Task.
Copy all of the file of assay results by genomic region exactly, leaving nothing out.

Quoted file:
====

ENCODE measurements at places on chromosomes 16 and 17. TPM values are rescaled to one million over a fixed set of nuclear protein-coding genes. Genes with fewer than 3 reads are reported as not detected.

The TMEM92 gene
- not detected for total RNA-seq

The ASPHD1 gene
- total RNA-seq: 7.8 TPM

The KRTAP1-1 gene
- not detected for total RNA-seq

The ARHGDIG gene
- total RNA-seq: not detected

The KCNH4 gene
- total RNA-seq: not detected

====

ENCODE measurements at places on chromosomes 16 and 17. TPM values are rescaled to one million over a fixed set of nuclear protein-coding genes. Genes with fewer than 3 reads are reported as not detected.

The TMEM92 gene
- not detected for total RNA-seq

The ASPHD1 gene
- total RNA-seq: 7.8 TPM

The KRTAP1-1 gene
- not detected for total RNA-seq

The ARHGDIG gene
- total RNA-seq: not detected

The KCNH4 gene
- total RNA-seq: not detected